"Everybody agrees on one thing, that we need to fix the out of control spending," Forbes told The Hill Thursday. "This gives us an opportunity to do something rare and make legislators have skin in the game."

"It's one thing to say that we are going to pay [members of Congress] when they've done the job that we pay them to do," he told the Richmond Times-Dispatch. "But when they are not averting the major problem that's facing the country — our out-of-control spending — I just don't think they deserve the same compensation as if they succeed."

The Congressional Accountability Pay (CAP) Act, H.R. 284, was introduced Tuesday, and referred to the House Oversight and Government Reform Committee, and the Committee on House Administration.

The bill is one of a handful that members have put forward to freeze or cut congressional pay. Rep. Vern Buchanan (R-Fla.) has a bill that would prevent a pay hike for members of Congress after a year in which the government ran a budget deficit.

Rep. Mike Fitzpatrick (R-Pa.) has proposed no pay increase for members of Congress for the next two years, Reps. Jim MathesonJames (Jim) David MathesonTrump's budget targets affordable, reliable power Work begins on T infrastructure plan New president, new Congress, new opportunity MORE (D-Utah) and Bob Latta (R-Ohio) have proposed ending automatic increases, and Rep. Phil GingreyJohn (Phil) Phillip Gingrey2017's top health care stories, from ObamaCare to opioids Beating the drum on healthcare Former GOP chairman joins K Street MORE (R-Ga.) has proposed the Member Pay Freeze Act.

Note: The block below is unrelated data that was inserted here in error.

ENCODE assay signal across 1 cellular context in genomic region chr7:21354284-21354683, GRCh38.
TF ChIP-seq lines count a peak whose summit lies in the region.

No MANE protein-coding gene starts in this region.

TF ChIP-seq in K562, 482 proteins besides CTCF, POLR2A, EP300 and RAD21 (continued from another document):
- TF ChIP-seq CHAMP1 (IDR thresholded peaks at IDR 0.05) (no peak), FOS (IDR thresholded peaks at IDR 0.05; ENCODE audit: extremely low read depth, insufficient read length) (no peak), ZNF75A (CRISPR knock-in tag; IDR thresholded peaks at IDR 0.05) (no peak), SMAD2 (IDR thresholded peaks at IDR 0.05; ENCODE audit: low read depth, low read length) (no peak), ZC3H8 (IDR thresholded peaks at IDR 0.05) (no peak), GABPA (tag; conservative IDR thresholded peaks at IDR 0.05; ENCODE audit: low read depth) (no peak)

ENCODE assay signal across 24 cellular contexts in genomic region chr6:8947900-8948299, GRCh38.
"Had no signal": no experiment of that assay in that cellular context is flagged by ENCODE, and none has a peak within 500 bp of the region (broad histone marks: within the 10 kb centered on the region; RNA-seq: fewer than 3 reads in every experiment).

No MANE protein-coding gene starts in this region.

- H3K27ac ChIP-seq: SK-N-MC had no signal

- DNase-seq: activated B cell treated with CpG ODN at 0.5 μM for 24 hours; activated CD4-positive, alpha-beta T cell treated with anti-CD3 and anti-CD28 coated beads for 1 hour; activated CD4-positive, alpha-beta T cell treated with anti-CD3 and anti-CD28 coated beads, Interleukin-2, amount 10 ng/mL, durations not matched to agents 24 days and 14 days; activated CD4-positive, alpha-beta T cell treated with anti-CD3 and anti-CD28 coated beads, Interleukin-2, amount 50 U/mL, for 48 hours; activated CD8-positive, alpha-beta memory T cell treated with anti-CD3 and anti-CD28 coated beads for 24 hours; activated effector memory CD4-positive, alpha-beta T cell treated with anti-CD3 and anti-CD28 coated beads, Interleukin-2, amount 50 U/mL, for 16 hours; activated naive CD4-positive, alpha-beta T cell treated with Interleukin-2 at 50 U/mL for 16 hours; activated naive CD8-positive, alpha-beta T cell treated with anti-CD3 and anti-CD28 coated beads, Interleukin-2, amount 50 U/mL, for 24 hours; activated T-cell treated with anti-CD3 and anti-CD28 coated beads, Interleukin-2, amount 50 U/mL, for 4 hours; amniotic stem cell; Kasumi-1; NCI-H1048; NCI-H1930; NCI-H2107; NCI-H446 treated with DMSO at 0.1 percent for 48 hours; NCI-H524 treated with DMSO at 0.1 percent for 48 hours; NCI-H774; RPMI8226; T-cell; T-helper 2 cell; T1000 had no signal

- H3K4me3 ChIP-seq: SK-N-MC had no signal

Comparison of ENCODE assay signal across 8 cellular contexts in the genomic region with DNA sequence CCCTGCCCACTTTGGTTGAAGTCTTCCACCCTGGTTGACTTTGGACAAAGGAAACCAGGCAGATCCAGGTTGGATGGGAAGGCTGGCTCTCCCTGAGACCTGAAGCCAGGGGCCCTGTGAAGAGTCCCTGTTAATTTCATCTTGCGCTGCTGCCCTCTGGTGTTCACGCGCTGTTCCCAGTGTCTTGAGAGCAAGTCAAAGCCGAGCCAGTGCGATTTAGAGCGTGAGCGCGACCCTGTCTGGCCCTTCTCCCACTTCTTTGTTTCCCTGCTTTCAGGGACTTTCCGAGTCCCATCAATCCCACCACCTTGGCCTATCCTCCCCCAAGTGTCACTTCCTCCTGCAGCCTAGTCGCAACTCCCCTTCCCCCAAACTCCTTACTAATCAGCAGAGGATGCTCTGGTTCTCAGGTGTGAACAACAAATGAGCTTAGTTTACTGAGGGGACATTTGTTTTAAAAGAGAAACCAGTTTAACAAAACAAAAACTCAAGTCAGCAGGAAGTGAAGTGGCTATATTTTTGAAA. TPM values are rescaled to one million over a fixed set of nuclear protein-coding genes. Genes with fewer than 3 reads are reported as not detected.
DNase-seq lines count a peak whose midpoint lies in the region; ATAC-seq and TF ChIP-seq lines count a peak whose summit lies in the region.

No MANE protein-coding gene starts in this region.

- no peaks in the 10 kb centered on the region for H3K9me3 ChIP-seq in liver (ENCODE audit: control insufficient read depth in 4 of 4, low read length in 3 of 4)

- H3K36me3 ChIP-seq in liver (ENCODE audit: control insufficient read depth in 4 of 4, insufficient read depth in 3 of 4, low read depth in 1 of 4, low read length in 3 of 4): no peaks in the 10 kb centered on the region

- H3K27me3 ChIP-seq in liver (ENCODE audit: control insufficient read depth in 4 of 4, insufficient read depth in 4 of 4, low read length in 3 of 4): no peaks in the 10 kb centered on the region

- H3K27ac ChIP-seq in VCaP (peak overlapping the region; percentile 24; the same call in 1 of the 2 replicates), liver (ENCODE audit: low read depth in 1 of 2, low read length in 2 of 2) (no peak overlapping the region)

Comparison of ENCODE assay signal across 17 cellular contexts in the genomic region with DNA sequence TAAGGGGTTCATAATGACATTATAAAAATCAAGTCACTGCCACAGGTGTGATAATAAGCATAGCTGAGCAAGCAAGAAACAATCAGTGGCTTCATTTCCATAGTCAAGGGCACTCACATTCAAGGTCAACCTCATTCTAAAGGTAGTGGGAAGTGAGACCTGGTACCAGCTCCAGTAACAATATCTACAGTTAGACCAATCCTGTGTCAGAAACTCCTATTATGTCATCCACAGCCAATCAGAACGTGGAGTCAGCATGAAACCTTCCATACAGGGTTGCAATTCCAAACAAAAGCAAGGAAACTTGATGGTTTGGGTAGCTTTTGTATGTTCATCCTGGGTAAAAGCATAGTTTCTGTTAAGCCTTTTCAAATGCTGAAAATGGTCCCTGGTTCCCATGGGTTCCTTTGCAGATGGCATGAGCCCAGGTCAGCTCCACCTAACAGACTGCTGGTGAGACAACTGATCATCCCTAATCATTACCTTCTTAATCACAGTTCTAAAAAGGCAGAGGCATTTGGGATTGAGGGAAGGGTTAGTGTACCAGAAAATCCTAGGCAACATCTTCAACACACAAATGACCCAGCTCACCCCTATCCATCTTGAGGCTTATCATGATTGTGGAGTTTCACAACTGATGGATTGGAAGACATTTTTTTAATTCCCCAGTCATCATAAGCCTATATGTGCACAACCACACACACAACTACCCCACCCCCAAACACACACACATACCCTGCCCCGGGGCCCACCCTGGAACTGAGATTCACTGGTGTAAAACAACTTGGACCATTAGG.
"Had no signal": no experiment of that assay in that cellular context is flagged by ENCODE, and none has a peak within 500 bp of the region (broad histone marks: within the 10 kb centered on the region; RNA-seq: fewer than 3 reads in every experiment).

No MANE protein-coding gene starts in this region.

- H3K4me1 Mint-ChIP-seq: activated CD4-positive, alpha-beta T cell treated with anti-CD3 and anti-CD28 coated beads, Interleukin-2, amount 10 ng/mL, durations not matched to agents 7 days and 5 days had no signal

Rep. Kevin YoderKevin Wayne YoderGOP House super PAC reserves million in fall TV ads Progressive group targets GOP moderates on immigration GOP cautious, Dems strident in reaction to new indictments MORE (R-Kan.) has a bill that would go beyond freezing member pay, and would cut it by 5 percent. 

— This story was updated at 12:56 p.m.